(Boston) – It is estimated that fetal alcohol spectrum disorders (FASDs) might affect up to 1 in 20 children in the United States. These catastrophic and irreversible disorders are entirely preventable if no alcohol is used during pregnancy. Reducing the incidence of FASDs is a vital public health goal which highlights the need for public health interventions to specifically address alcohol use among women who are pregnant or might be pregnant.   A new collaborative program led by Boston Medical Center (BMC) and funded by the Centers for Disease Control and Prevention (CDC), will train healthcare providers on how to best screen and counsel patients regarding risky alcohol use, including the risks of alcohol use during pregnancy.

FASDs are the physical, behavioral, mental, and cognitive disabilities often seen in individuals who were exposed to alcohol prenatally. Alcohol use during pregnancy is considered the most common cause of preventable developmental and intellectual disabilities. Research suggests that 1 in 10 pregnant women reports alcohol use in the past 30 days, counter to the advice of the CDC, the U.S. Surgeon General, and several medical and professional organizations.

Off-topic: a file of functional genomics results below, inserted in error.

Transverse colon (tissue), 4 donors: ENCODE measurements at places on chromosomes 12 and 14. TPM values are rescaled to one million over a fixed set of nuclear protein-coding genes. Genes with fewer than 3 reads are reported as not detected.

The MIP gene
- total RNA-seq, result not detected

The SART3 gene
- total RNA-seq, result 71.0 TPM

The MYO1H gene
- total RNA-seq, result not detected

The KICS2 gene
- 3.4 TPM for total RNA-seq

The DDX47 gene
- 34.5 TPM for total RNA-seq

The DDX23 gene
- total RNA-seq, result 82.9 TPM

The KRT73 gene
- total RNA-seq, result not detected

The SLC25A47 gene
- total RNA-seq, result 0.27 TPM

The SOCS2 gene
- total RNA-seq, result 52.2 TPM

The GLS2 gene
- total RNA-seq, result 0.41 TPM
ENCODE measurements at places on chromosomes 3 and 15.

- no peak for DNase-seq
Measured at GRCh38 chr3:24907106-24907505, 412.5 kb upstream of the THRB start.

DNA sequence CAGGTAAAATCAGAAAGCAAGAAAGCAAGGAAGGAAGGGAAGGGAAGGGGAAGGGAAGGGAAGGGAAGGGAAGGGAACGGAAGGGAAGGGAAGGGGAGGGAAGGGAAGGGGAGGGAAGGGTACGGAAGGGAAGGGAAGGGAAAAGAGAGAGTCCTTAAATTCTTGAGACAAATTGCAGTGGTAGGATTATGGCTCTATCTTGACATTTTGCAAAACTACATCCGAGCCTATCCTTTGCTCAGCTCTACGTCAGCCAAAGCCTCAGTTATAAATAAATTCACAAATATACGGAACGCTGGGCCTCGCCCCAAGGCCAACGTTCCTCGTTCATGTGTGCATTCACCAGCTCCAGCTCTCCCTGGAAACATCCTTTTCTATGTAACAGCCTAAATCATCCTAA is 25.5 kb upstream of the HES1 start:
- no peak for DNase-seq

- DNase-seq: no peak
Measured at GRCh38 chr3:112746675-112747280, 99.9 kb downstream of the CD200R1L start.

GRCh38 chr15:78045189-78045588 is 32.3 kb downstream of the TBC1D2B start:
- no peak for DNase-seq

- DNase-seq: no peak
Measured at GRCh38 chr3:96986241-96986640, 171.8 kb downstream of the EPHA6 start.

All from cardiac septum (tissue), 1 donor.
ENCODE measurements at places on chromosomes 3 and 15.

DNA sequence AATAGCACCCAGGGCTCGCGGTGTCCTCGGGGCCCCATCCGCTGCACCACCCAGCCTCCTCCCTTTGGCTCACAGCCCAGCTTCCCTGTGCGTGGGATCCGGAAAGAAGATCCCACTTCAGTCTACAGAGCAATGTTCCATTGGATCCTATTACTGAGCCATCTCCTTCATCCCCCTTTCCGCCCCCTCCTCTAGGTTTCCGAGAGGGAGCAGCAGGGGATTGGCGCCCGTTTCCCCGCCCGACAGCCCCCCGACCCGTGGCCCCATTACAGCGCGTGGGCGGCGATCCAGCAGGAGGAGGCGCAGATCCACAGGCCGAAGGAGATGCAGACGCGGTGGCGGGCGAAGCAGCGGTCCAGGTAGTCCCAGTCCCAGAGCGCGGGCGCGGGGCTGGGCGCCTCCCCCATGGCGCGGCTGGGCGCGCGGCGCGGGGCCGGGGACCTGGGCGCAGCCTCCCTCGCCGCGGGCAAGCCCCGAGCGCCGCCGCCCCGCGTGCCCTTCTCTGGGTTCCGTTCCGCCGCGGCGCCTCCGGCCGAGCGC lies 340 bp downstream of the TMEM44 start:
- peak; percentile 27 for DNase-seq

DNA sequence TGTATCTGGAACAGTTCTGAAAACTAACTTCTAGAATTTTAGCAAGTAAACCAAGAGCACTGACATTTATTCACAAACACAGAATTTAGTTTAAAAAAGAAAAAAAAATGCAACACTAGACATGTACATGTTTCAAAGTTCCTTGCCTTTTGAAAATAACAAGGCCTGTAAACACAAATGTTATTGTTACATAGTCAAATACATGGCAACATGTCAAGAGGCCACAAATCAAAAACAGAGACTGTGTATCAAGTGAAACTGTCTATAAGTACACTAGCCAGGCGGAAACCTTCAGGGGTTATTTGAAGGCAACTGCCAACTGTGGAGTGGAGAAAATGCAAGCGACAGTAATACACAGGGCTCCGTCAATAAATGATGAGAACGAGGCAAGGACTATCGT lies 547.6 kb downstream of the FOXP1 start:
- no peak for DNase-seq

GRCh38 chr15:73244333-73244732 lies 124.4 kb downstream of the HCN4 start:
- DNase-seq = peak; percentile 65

The Boston Sustainable Models for unhealthy Alcohol use ReducTion (B SMART) program is a collaboration between BMC, Boston University Schools of Medicine (BUSM) and Public Health (BUSPH), and Boston HealthNet - an integrated healthcare delivery system providing services at sites located throughout Boston and in nearby communities. The B SMART program will focus on training healthcare providers in universal screening and counseling for unhealthy alcohol use – with ongoing coaching and technical assistance. The program will work with each participating clinic to tailor the implementation of these services to best meet their patients’ and providers’ needs.

“Healthcare providers are key players in the effort to prevent fetal alcohol spectrum disorders, and it is vital that they are trained in how to best screen for alcohol use and intervene using nonjudgmental and effective counseling strategies,” said Daniel Alford, MD, MPH, director of the Clinical Addiction Research and Education (CARE) unit at BMC and BUSM and principal investigator of the B SMART program.

The lessons learned from this program will then be shared within and outside of the Boston HealthNet community, allowing for the continued development and implementation of new strategies to address unhealthy alcohol use and to reduce the incidence of FASDs at other practices.

 “By creating protocols that can be adapted and used widely by practices in Massachusetts and beyond, we believe that the B SMART program will help prevent cases of FASDs,” said Alford, who is also Professor of Medicine and Associate Dean for Continuing Medical Education at BUSM.



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